Let’s pay tribute to a leader of a legendary Chicago band. David Yow first came to prominence with the noise rock band Scratch Acid. Scratch Acid quickly built a reputation for its visceral music (one journalist compared them to The Birthday Party) and Yow established himself as one of the most unhinged frontmen anywhere. After Scratch Acid dissolved, Yow and guitarist David Wm. Sims hooked up with Duane Denison to from The Jesus Lizard who came from a similar place, but developed a more sophisticated musical approach, with Yow’s antics contrasting increasing intricate (and somewhat arty) noise. I’ve seen Yow stage dive off the Metro stage with no one to catch him. A July 3 Didjits show at the old Exit found members of the audience wielding protest signs that said F— The Pigs, while Yow came out to introduce the band wearing a Nazi uniform and then gave a speech in convincing German (or something that sounded like German). This same wild man is an accomplished cook, who has worked at restaurants here and in Austin, Texas. Earlier this year, he released a limited edition solo LP of experimental music that was packaged in a concrete monolith. Yow is a true original. Let’s wish him a happy birthday by grabbing your iPod or MP3 player, hitting shuffle and sharing the first 10 songs that come up.
Death Grips – Lost Boys (The Money Store): If you’ve heard the new Kanye West album and dug it, you might want to take a flyer on this modern hip-hop/rock band that includes Zach Hill of Hella. The band relies on harsh beats, harsh keyboards, lots of percussion embellishments and in your face rapping. This song has an industrial meets hip hop vibe that is fascinating.
Sparks – Hospitality On Parade (Indiscreet): A wonderful opener to Sparks’ most varied album, as Ron Mael tries to comment on the evolution of the United States in his typically skewed fashion. Russell Mael is in fine form as the song builds to a rocking marching band-ish climax.
Little Richard – Good Golly Miss Molly (The Georgia Peach): One of the foundational songs of rock ‘n’ roll. The band is swinging and Little Richard is the first rock ‘n’ roll screamer, influencing so many after him.
Sam Cooke – Please Don’t Drive Me Away (Night Beat): A slinky R & B track, with the bass and piano both strolling along while Cooke pleads to his woman. A great track from an essential soul album.
The Wombles – Remember You’re a Womble (Bubblegum Classics Volume 3): The Wombles were British story characters who, in the ‘70s, were the subject of a hit live action kids show. They had a band (such a ‘60s/’70s kid show thing) and some real talent behind the scenes, especially songwriter Mike Batt, who conjured up this catchy UK hit which mixes Beach Boys cheer with really cool violin part.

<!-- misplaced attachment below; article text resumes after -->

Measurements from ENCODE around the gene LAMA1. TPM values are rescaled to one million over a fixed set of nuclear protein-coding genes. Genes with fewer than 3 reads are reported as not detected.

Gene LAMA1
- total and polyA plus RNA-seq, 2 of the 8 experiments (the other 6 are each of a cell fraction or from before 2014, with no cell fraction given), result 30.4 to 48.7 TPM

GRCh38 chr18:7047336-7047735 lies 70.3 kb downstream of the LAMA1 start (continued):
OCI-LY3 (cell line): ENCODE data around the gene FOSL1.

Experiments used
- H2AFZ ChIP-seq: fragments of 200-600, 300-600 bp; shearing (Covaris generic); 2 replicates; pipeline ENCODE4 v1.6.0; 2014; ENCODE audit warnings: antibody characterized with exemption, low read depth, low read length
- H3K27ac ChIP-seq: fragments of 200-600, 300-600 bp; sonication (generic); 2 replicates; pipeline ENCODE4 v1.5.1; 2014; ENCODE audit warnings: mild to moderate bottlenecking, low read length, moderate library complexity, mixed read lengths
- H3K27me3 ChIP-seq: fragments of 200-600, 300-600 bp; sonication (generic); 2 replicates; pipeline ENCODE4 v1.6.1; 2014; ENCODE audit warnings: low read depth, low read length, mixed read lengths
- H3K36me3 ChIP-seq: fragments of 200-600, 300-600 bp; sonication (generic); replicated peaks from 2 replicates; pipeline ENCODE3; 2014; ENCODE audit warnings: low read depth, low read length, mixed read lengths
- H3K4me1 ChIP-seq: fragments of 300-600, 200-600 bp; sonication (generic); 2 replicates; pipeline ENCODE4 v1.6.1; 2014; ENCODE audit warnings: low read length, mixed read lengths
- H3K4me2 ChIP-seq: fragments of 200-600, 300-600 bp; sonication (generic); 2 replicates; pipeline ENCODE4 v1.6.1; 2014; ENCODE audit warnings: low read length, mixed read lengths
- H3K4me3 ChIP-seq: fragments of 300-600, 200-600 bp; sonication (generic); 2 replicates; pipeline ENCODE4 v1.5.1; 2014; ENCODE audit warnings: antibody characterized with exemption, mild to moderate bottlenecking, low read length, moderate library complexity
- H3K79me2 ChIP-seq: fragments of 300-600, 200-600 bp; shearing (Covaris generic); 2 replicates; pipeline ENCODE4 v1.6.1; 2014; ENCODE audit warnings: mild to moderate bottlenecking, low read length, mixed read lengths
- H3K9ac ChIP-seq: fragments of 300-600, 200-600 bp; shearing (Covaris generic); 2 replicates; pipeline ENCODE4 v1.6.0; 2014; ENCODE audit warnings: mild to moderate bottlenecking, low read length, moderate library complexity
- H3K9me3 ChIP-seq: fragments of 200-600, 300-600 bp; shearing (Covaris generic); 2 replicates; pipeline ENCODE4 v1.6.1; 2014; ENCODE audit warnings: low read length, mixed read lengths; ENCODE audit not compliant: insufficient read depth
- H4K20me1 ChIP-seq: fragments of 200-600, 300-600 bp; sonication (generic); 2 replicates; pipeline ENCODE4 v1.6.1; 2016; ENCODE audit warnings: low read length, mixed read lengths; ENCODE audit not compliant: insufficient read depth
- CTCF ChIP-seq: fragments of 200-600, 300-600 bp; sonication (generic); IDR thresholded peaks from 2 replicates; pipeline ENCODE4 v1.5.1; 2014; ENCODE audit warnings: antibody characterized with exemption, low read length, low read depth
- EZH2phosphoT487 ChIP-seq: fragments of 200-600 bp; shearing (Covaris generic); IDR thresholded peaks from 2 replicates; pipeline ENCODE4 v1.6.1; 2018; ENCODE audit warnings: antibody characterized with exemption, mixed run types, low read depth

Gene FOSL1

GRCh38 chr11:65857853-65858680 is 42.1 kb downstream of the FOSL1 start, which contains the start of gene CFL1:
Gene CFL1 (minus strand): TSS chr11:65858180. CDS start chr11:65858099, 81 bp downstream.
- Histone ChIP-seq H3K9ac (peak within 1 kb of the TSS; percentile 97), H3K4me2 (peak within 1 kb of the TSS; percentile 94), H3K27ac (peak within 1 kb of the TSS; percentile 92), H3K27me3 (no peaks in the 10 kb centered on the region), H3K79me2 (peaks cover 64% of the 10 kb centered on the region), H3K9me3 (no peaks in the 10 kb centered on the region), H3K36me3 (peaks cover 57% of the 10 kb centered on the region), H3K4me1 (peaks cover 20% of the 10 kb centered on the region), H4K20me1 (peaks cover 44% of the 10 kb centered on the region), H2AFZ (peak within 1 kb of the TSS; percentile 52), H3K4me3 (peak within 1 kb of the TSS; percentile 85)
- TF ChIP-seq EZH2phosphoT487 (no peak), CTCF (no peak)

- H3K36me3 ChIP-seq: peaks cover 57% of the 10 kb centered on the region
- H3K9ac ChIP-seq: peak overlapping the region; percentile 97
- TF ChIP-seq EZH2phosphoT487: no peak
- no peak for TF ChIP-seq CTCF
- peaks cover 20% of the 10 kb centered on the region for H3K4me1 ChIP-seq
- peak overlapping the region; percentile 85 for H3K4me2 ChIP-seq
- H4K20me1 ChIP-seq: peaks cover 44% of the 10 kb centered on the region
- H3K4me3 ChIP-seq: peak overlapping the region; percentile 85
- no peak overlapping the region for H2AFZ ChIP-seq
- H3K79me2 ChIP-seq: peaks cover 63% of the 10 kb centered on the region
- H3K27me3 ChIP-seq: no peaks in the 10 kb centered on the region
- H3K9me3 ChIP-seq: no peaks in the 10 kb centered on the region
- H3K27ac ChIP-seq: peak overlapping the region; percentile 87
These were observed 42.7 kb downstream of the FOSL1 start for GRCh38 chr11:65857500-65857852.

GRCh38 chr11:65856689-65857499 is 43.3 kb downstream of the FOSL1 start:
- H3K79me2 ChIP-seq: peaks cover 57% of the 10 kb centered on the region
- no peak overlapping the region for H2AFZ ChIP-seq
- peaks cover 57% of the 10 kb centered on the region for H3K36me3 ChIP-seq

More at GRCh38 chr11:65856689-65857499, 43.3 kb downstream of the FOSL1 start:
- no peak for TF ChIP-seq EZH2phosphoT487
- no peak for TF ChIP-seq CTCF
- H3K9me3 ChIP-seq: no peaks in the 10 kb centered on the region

Hawksley Workman – (The Happiest Day I Know Is A) Tokyo Bicycle (Meat): The lyrics of this song are surreal, but the song is certainly happy. With an awesome bass line and an undulating melody, this is an odd pop gem.
The Shangri-Las – Never Again (The Best of the Shangri-Las): Of course this a slice of teen drama from the Queens of Girl Group Drama. Beyond Mary Weiss’s fantastic vocals, I am always amazed at how concise the songs are and how they immediately establish the mood and negotiate their way to the choruses and middle eights, seeming epic in just over two minutes.
Steve Dawson – Preaching To The Choir (I Will Miss The Trumpets and the Drums): While on both of his terrific solo albums, Dolly Varden frontman Dawson takes some detours from the band’s approach, many of the songs could have made Dolly Varden albums. This sounds like one of those, but working on his own, Dawson takes a bit different instrumental approach, and his mid-fi production gives this wonderful song a cool texture.
De La Soul – Eye Know (3 Feet High And Rising): One of the signature tracks from my favorite hip hop album ever, it is pure pop magic (and went to number 14 on the UK singles chart). The De Las and Prince Paul meld samples from Steely Dan’s “Peg”, Otis Redding’s “(Sittin’ On the) Dock Of The Bay”, Sly and the Family Stone’s “Sing A Simple Song” and The Mad Lads’ “Make This Young Lady Mine” to create one of the happiest love songs ever.
The Futureheads – A to B (The Futureheads): A bracing shock of poppy post-post-punk from this Sunderland band. Right away they had the herky jerky sense of rhythm that typified mid-period XTC mixed with great guitar power and a little Gang Of Four. Add their outstanding harmony vocals and you have a great track.